The Fritsch Collection is now 100 years old and Celebrating its Centenary in 2012.
In 1912 Professor F.E. Fritsch began filing published algal illustrations to assist his interest in the morphology and range of algal species, especially the desmids. In the days before copiers he used to ask authors for two reprints so that he could cut up one copy for his filing system of individual species sheets. If these were not forthcoming he either traced or cut out the figures anyway (and some in the FBA's library reprints attest to this practice!). His notes were handwritten or typed and glued on to the edges of the foolscap sheet, as overlays. Many of the original figures and descriptions are also included and each author's figure was cross- referenced by date to the Author Index. Most references are in the FBA Library.
This began as Fritsch's own aide memoire, his 'Scrap Book', and was also of considerable use to his students and visitors. On his death in 1954 it came to John Lund at the FBA who continued to update it with the help of a series of assistants. The present Curator is dr elizabeth Y. Haworth. Originally the figures were line drawings, some of the earliest ones being published using etched copper plates. Subsequently photographs and electron micrographs were used in publications and colour plates are now common. Microfiche copies of pre-1992 sheets were produced by Inter Documentation Company, now part of BRILL.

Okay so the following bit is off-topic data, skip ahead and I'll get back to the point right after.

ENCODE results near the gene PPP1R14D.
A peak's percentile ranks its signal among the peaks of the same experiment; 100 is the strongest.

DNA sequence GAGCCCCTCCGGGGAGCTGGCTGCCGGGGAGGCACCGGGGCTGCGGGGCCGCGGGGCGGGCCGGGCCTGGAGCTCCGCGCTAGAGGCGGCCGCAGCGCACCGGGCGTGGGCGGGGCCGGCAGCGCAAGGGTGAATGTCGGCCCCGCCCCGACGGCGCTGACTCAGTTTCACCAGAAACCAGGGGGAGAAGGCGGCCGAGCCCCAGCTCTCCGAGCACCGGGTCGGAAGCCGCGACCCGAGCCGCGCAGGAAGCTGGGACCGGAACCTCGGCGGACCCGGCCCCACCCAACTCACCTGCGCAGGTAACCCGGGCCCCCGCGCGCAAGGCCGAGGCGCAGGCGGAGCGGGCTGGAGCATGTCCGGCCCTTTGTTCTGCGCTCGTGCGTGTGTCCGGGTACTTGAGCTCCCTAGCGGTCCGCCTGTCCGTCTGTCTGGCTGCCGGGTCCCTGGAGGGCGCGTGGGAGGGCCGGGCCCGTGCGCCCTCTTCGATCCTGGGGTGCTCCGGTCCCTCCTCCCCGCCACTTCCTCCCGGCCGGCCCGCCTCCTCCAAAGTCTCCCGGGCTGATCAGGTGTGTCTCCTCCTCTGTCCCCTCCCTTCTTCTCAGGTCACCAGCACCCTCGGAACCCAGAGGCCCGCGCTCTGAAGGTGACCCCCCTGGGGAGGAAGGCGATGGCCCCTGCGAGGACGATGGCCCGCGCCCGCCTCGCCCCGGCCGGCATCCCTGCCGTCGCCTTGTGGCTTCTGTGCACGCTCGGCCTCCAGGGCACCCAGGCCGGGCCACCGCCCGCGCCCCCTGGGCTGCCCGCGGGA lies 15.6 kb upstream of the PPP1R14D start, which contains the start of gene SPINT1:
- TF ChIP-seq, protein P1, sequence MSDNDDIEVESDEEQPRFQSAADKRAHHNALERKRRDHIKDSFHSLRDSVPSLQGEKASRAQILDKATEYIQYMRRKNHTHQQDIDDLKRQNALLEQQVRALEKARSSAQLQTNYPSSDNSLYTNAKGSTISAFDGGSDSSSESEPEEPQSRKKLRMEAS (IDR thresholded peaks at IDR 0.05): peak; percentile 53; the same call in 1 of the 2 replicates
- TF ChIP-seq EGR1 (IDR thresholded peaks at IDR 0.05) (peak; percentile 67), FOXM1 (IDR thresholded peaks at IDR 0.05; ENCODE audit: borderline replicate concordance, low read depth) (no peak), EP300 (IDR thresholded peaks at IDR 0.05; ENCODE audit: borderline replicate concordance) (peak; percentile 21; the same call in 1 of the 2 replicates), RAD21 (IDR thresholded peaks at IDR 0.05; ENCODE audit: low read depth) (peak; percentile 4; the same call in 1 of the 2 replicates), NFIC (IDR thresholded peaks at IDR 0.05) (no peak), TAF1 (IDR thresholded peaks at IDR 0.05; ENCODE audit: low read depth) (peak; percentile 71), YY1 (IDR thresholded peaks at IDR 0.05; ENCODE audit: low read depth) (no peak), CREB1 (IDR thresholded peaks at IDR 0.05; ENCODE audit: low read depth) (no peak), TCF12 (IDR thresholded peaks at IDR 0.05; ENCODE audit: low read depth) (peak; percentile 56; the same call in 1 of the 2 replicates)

The Collection contains floristic information from a wide range of papers published worldwide, from the end of the eighteenth century to the present day. For ease of use the sheets were, and still are, organized alphabetically by genus and species within the major groups, e.g. Diatoms, Red Algae, Blue greens (Cyanobacteria), etc. Today the original diagnoses are always included. Part of the author index has become searchable on this website Half the desmid section has now been digitized as the pilot for the searchable online version and we are currently seeking the funding to enable its completion. Two volunteers currently assist the Curator.
The information, which now exceeds 100,000 foolscap sheets and several million illustrations, together with its own reprint collection, is currently accessed by email, phone, letter or personal visit.